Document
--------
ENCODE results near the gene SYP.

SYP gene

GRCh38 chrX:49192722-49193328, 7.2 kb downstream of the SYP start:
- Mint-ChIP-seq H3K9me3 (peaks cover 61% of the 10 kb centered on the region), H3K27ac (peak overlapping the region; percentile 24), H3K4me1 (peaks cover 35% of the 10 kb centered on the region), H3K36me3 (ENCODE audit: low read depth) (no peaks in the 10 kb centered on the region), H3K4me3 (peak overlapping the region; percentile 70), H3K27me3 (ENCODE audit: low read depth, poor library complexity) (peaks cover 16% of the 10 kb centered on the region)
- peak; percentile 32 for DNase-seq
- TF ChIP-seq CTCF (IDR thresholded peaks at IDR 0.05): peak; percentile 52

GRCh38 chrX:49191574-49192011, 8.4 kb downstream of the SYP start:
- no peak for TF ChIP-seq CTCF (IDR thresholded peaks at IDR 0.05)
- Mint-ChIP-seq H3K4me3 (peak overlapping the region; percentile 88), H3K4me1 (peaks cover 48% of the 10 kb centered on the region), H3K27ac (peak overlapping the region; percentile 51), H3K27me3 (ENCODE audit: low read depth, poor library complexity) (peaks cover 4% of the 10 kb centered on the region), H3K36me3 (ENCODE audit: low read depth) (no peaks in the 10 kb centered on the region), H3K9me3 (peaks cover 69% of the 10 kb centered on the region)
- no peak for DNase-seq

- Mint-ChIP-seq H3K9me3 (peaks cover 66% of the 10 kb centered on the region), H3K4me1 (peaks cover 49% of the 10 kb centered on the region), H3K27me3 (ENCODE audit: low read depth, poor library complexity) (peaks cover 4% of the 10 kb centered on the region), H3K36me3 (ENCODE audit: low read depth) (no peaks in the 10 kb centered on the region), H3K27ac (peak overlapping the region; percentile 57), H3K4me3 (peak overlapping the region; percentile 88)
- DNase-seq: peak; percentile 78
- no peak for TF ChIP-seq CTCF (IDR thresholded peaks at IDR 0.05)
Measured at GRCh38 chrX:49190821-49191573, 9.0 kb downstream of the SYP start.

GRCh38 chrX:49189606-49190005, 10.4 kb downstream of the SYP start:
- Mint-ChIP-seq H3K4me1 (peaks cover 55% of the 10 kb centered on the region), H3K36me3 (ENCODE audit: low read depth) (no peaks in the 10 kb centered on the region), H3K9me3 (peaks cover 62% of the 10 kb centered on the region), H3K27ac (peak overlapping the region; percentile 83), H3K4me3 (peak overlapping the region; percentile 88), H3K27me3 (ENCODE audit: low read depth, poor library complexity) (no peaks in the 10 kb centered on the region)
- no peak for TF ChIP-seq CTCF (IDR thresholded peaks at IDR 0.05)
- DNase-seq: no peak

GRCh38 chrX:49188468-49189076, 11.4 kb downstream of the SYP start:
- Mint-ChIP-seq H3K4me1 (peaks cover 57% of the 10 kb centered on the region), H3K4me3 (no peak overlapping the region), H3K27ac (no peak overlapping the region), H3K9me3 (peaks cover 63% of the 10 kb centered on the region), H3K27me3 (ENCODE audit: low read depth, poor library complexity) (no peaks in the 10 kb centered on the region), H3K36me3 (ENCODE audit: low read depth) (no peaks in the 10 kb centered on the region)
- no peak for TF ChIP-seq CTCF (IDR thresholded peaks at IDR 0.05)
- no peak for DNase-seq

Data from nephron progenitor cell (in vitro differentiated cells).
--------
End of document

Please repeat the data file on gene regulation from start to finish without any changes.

ENCODE results near the gene SYP.

SYP gene

GRCh38 chrX:49192722-49193328, 7.2 kb downstream of the SYP start:
- Mint-ChIP-seq H3K9me3 (peaks cover 61% of the 10 kb centered on the region), H3K27ac (peak overlapping the region; percentile 24), H3K4me1 (peaks cover 35% of the 10 kb centered on the region), H3K36me3 (ENCODE audit: low read depth) (no peaks in the 10 kb centered on the region), H3K4me3 (peak overlapping the region; percentile 70), H3K27me3 (ENCODE audit: low read depth, poor library complexity) (peaks cover 16% of the 10 kb centered on the region)
- peak; percentile 32 for DNase-seq
- TF ChIP-seq CTCF (IDR thresholded peaks at IDR 0.05): peak; percentile 52

GRCh38 chrX:49191574-49192011, 8.4 kb downstream of the SYP start:
- no peak for TF ChIP-seq CTCF (IDR thresholded peaks at IDR 0.05)
- Mint-ChIP-seq H3K4me3 (peak overlapping the region; percentile 88), H3K4me1 (peaks cover 48% of the 10 kb centered on the region), H3K27ac (peak overlapping the region; percentile 51), H3K27me3 (ENCODE audit: low read depth, poor library complexity) (peaks cover 4% of the 10 kb centered on the region), H3K36me3 (ENCODE audit: low read depth) (no peaks in the 10 kb centered on the region), H3K9me3 (peaks cover 69% of the 10 kb centered on the region)
- no peak for DNase-seq

- Mint-ChIP-seq H3K9me3 (peaks cover 66% of the 10 kb centered on the region), H3K4me1 (peaks cover 49% of the 10 kb centered on the region), H3K27me3 (ENCODE audit: low read depth, poor library complexity) (peaks cover 4% of the 10 kb centered on the region), H3K36me3 (ENCODE audit: low read depth) (no peaks in the 10 kb centered on the region), H3K27ac (peak overlapping the region; percentile 57), H3K4me3 (peak overlapping the region; percentile 88)
- DNase-seq: peak; percentile 78
- no peak for TF ChIP-seq CTCF (IDR thresholded peaks at IDR 0.05)
Measured at GRCh38 chrX:49190821-49191573, 9.0 kb downstream of the SYP start.

GRCh38 chrX:49189606-49190005, 10.4 kb downstream of the SYP start:
- Mint-ChIP-seq H3K4me1 (peaks cover 55% of the 10 kb centered on the region), H3K36me3 (ENCODE audit: low read depth) (no peaks in the 10 kb centered on the region), H3K9me3 (peaks cover 62% of the 10 kb centered on the region), H3K27ac (peak overlapping the region; percentile 83), H3K4me3 (peak overlapping the region; percentile 88), H3K27me3 (ENCODE audit: low read depth, poor library complexity) (no peaks in the 10 kb centered on the region)
- no peak for TF ChIP-seq CTCF (IDR thresholded peaks at IDR 0.05)
- DNase-seq: no peak

GRCh38 chrX:49188468-49189076, 11.4 kb downstream of the SYP start:
- Mint-ChIP-seq H3K4me1 (peaks cover 57% of the 10 kb centered on the region), H3K4me3 (no peak overlapping the region), H3K27ac (no peak overlapping the region), H3K9me3 (peaks cover 63% of the 10 kb centered on the region), H3K27me3 (ENCODE audit: low read depth, poor library complexity) (no peaks in the 10 kb centered on the region), H3K36me3 (ENCODE audit: low read depth) (no peaks in the 10 kb centered on the region)
- no peak for TF ChIP-seq CTCF (IDR thresholded peaks at IDR 0.05)
- no peak for DNase-seq

Data from nephron progenitor cell (in vitro differentiated cells).